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Wet Weather Doesn't Damper Spirit Of Protesters In Downtown Columbus

Jessica Smiley
Nick Evans
Jessica Smiley

Sporadic downpours didn’t entirely dampen demonstrations in downtown Columbus, which entered a second week on Thursday.

In honor of the George Floyd memorial service in Minneapolis, protesters staged an eight minute die-in. The mass of people more than a hundred strong laid face-down on the still wet pavers at the foot of the Ohio Statehouse steps.

Afterward, two protesters sang the black national anthem—"Lift Every Voice And Sing"—through a bullhorn.

That did it for Jessica Smiley. When the singers finished, she went to the bullhorn and told the crowd she was there for her daughter. She explained one of the things she's been struggling with is that, even at just 12 years old, her daughter understood exactly what happened to Floyd.

“I just explained to her what happened, what she saw, and what it meant, and then all I could do is ask her how it made her feel,” Smiley says. “And I think the reason why a lot of us are here is when our children have seen that, their answer is, 'Well that’s wrong—no human deserves to die that way.'"

Protesters marching up High Street.
Credit Nick Evans / WOSU
Protesters marching up High Street.

The afternoon rain still dripping from her hair, Smiley explained how much it means to her that so many decided to show up and stick around despite the bad weather.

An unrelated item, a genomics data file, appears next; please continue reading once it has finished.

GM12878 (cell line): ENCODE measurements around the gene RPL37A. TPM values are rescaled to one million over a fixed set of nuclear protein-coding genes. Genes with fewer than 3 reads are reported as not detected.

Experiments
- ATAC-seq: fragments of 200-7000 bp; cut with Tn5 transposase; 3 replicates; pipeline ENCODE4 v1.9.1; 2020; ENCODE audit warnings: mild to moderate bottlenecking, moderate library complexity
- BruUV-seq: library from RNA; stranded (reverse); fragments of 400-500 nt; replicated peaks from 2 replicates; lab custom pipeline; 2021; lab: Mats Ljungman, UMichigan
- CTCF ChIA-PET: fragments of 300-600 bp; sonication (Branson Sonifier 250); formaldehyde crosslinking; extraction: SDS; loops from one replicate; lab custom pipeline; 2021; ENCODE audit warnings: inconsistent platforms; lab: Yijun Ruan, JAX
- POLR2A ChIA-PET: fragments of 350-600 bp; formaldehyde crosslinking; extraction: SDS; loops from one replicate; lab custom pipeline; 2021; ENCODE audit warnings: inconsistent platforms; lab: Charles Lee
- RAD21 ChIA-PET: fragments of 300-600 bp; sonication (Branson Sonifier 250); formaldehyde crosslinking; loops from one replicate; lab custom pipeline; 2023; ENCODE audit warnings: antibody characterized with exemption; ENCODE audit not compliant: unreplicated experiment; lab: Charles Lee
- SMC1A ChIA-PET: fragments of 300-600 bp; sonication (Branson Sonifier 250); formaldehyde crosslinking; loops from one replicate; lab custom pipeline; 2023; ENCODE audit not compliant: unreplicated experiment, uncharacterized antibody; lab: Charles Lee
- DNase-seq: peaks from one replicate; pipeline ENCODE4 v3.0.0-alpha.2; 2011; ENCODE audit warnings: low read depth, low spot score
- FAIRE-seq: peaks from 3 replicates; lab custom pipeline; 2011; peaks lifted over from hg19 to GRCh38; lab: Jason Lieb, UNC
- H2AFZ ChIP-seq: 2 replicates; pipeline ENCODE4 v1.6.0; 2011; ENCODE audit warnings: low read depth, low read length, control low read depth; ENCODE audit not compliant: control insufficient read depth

“It feels to me like we’re doing the right thing,” she says. “It makes me feel like I literally have the entire world behind me and beside me.”

Smiley wants to remain optimistic about the possibility for reform in Columbus, but she cautions, “it's bigger than police brutality.” She says the city needs to create more opportunity in black communities, and give the people demonstrating in the streets a seat at the table.

“Please talk to us,” she says. “We have plans. It’s not just passion and anger and yelling. We want to see change and we are actually part of the change, it’s not ideas, we actually have it on paper. We have a plan and we would love to be part of it.”

Later, as rain began falling, demonstrators poured onto High Street and marched to the Franklin County Courthouse. Despite blocking traffic, the demonstration remained peaceful throughout.